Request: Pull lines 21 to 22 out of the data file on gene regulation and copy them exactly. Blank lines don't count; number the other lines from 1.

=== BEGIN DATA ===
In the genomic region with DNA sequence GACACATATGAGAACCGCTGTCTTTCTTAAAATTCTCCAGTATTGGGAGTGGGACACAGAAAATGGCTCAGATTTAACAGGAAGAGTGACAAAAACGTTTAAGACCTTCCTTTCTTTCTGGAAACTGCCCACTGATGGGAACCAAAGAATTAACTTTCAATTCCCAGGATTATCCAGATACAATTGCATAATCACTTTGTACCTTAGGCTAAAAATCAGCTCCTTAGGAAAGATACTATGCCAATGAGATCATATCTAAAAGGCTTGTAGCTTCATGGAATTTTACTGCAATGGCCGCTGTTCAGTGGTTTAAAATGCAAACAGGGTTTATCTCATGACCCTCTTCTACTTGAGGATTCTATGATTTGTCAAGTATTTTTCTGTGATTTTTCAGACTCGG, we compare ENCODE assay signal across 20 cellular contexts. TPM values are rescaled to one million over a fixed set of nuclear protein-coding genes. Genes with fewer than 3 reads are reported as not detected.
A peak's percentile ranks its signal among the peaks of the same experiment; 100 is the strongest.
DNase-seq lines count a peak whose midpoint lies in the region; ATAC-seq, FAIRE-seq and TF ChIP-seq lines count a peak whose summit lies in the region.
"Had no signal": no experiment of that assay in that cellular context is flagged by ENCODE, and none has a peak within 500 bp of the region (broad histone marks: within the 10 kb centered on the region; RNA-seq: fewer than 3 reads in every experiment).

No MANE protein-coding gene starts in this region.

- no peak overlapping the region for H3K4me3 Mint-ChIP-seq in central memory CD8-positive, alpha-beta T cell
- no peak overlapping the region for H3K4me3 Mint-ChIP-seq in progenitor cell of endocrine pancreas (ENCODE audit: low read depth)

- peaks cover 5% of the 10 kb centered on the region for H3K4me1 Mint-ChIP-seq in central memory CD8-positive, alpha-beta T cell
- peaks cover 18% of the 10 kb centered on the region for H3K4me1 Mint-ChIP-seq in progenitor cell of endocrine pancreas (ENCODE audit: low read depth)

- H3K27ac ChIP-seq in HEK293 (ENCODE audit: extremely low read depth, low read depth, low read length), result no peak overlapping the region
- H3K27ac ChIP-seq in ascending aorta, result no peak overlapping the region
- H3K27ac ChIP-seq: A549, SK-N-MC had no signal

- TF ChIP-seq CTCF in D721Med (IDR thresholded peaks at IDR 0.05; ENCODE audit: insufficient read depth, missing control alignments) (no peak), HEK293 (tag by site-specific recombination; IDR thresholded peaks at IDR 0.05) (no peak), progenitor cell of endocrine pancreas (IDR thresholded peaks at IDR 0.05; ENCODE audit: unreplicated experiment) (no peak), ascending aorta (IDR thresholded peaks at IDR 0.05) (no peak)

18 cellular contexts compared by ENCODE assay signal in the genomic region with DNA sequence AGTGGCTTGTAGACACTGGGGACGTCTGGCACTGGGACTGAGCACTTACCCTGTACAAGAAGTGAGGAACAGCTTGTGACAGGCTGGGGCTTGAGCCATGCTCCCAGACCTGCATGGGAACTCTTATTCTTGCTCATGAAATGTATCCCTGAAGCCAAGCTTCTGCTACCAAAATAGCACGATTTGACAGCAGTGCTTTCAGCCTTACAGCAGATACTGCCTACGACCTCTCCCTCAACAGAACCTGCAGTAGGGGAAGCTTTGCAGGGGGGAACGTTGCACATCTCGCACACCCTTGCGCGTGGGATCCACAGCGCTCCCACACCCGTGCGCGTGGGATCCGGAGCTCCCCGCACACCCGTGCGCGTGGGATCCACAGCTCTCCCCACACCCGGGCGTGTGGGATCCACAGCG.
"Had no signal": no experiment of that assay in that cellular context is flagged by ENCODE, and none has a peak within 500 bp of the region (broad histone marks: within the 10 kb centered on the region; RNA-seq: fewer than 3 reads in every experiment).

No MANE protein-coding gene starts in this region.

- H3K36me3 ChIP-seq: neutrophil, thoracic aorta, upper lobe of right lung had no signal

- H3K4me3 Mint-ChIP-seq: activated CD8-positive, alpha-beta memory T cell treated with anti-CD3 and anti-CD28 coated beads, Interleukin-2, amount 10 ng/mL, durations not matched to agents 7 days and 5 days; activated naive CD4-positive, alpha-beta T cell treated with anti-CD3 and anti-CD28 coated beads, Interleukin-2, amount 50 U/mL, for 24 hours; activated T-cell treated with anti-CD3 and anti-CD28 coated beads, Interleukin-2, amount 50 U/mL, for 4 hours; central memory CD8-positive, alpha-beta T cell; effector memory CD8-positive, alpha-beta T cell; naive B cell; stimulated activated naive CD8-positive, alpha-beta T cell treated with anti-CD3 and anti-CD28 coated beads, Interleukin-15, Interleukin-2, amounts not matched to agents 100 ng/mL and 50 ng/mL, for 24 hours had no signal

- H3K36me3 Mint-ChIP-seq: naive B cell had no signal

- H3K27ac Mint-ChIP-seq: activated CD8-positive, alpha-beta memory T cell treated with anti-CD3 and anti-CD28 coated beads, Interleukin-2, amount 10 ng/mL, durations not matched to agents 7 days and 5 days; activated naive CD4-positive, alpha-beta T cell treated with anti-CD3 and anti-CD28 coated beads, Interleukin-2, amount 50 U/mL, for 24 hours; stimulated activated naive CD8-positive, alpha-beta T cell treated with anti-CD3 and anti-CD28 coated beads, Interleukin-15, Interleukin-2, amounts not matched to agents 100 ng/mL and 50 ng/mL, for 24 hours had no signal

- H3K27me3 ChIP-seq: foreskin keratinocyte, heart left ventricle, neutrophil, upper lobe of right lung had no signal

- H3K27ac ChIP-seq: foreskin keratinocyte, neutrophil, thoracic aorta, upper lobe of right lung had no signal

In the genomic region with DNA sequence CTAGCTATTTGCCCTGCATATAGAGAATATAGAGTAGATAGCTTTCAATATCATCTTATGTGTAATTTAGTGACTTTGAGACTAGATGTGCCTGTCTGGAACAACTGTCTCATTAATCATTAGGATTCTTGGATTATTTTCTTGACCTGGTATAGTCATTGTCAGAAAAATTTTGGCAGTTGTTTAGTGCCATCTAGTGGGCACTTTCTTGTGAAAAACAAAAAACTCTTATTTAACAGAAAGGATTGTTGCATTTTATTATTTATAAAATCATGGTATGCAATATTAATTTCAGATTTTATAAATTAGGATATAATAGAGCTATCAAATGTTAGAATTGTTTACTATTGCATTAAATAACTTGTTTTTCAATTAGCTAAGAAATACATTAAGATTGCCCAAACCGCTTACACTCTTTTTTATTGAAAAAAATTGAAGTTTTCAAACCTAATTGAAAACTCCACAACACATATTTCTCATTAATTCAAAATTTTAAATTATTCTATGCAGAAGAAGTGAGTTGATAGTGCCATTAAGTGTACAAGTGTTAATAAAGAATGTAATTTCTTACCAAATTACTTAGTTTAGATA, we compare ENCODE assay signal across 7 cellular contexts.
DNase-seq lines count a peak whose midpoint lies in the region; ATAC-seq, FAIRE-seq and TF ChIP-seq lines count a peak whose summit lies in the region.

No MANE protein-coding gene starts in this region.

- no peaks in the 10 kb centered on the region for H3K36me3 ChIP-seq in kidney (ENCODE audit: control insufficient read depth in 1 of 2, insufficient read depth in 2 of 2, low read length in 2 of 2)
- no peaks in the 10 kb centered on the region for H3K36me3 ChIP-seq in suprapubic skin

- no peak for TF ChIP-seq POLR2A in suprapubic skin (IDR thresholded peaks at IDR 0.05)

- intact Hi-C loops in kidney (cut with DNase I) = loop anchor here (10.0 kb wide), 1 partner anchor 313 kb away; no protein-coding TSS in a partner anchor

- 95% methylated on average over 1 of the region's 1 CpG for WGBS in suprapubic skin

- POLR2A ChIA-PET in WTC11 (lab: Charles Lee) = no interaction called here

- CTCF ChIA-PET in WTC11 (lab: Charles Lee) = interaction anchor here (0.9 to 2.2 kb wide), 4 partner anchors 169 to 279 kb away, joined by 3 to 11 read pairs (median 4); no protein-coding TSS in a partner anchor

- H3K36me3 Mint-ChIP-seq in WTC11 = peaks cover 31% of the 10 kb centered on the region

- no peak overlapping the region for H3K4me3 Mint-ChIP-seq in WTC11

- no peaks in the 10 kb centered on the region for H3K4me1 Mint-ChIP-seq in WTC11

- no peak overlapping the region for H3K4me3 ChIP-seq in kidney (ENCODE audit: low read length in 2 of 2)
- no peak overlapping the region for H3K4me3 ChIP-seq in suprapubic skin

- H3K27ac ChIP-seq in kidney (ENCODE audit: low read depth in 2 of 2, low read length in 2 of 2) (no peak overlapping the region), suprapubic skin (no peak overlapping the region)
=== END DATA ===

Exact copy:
- H3K27me3 ChIP-seq: foreskin keratinocyte, heart left ventricle, neutrophil, upper lobe of right lung had no signal

- H3K27ac ChIP-seq: foreskin keratinocyte, neutrophil, thoracic aorta, upper lobe of right lung had no signal